1863 January 1

President Abraham Lincoln’s Emancipation Proclamation Takes Effect


President Lincoln issued a preliminary proclamation in September 1862, declaring that “all persons held as slaves [in] the rebellious states” would be free if rebels did not stop fighting and rejoin the union by this day. None did, so the Proclamation took effect for those states. Although the final Proclamation did not end all slavery, it did allow for acceptance of African-Americans in the Union Army and Navy — and opened the door for eventual passage of the Thirteenth Amendment to the Constitution, which outlawed all slavery and “involuntary servitude,” ratified on December 6, 1865.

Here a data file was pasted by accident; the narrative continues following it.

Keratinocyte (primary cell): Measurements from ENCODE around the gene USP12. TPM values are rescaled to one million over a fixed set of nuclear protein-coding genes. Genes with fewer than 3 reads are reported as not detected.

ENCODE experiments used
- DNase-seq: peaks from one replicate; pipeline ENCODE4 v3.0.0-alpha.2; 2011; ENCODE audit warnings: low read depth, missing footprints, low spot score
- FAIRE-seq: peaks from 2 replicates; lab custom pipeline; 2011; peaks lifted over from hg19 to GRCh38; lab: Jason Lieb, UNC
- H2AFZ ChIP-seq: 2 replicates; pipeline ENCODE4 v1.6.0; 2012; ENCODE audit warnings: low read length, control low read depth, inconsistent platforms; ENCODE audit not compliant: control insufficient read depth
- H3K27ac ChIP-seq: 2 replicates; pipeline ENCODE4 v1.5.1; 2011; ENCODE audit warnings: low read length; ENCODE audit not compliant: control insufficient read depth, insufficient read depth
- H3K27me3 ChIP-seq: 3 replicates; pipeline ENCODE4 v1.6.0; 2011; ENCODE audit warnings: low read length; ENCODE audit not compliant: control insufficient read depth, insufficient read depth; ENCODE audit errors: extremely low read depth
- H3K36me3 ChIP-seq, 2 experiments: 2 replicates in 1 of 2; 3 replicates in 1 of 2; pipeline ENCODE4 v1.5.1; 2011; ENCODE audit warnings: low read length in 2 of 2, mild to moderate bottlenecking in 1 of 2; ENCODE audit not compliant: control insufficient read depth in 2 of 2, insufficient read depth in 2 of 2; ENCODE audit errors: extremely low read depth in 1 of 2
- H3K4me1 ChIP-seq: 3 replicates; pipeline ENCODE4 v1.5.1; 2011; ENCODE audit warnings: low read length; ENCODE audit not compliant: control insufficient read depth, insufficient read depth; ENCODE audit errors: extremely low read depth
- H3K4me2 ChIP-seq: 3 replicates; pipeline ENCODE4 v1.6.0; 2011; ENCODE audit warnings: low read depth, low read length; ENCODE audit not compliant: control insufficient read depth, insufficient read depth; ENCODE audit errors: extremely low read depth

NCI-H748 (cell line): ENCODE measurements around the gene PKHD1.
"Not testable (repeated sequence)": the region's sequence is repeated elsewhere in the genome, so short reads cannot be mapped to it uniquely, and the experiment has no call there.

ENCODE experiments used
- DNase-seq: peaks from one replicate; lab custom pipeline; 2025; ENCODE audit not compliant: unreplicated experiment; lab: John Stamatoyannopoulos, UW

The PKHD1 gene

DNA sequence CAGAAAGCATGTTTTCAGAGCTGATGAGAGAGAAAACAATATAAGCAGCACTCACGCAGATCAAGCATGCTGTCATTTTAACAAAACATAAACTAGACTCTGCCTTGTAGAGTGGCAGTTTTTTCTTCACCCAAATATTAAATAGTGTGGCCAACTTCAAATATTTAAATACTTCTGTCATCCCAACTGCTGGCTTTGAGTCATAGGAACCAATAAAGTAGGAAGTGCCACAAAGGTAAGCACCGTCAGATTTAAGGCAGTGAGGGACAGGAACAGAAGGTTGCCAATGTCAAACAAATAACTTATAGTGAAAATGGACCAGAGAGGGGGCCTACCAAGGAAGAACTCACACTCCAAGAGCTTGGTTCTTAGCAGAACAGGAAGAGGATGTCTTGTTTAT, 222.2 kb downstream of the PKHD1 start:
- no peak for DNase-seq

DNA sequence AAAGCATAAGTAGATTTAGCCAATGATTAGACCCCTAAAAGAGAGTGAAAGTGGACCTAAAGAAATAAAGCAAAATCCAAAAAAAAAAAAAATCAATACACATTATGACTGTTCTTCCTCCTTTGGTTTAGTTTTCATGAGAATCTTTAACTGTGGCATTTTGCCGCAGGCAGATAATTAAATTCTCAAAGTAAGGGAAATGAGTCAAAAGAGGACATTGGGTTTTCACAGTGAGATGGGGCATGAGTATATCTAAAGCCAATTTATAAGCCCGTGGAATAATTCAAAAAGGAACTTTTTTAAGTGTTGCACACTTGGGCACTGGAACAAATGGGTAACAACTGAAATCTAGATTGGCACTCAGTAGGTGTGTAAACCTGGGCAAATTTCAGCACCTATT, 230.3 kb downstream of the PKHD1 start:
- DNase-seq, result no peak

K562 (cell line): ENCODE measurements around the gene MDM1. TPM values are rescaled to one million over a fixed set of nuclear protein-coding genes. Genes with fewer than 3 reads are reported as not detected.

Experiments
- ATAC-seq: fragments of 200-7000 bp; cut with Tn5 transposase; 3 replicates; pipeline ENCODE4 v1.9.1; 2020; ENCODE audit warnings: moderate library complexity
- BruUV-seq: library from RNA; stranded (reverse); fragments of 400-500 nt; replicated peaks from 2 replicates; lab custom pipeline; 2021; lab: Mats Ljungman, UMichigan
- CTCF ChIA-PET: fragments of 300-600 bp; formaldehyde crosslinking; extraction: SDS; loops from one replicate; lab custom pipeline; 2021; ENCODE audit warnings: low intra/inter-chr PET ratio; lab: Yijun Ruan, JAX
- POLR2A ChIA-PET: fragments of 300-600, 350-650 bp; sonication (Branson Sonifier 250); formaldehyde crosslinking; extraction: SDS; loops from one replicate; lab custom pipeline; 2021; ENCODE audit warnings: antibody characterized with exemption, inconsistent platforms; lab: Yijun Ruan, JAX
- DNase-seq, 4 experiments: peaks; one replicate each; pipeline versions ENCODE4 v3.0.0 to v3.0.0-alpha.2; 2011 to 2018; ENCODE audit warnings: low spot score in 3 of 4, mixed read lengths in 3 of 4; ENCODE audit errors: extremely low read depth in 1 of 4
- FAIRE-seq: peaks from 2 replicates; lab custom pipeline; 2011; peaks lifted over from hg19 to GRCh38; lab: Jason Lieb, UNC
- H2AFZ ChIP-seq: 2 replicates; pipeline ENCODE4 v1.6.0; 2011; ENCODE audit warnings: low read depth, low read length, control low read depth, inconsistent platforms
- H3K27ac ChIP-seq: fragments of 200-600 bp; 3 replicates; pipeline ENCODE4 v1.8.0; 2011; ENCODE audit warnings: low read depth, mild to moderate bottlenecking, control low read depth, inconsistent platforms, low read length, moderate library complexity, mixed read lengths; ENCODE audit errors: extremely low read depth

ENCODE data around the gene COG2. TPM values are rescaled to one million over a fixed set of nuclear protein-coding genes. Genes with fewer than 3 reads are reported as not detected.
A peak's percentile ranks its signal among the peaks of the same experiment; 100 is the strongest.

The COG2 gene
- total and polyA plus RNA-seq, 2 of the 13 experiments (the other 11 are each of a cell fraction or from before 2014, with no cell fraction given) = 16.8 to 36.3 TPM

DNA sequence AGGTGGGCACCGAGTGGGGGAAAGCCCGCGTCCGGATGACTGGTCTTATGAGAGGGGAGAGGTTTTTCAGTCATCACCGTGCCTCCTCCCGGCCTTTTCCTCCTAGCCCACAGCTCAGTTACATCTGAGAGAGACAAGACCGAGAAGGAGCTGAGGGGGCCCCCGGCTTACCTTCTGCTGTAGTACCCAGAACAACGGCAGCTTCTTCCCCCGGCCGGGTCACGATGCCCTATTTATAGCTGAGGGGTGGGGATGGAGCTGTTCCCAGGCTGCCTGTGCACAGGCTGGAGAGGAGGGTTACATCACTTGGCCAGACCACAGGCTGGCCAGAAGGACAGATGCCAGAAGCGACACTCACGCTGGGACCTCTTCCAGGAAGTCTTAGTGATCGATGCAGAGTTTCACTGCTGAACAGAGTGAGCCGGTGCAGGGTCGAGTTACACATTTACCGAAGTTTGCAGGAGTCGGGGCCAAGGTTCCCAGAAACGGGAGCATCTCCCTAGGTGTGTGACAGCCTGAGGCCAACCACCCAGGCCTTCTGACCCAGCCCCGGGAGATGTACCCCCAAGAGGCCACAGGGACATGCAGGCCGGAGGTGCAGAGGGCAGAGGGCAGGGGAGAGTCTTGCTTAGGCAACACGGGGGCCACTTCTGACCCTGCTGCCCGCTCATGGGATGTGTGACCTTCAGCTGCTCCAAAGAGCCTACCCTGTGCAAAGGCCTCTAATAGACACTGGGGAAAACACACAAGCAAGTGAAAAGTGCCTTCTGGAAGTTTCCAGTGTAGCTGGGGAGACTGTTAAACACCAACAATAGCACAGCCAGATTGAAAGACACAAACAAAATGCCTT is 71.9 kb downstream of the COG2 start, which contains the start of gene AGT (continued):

The Proclamation: ” . . . on the first day of January, in the year of our Lord one thousand eight hundred and sixty-three, all persons held as slaves within any State or designated part of a State, the people whereof shall then be in rebellion against the United States, shall be then, thenceforward, and forever free; . . . .”

Read about the Proclamation: http://www.archives.gov/exhibits/featured_documents/emancipation_proclamation/

Learn more about Lincoln and the Emancipation Proclamation: Allen Guelzo, Lincoln’s Emancipation Proclamation: The End of Slavery in America (2004)

And more: Louis Masur, Lincoln’s Hundred Days: The Emancipation Proclamation and the War for the Union (2012)

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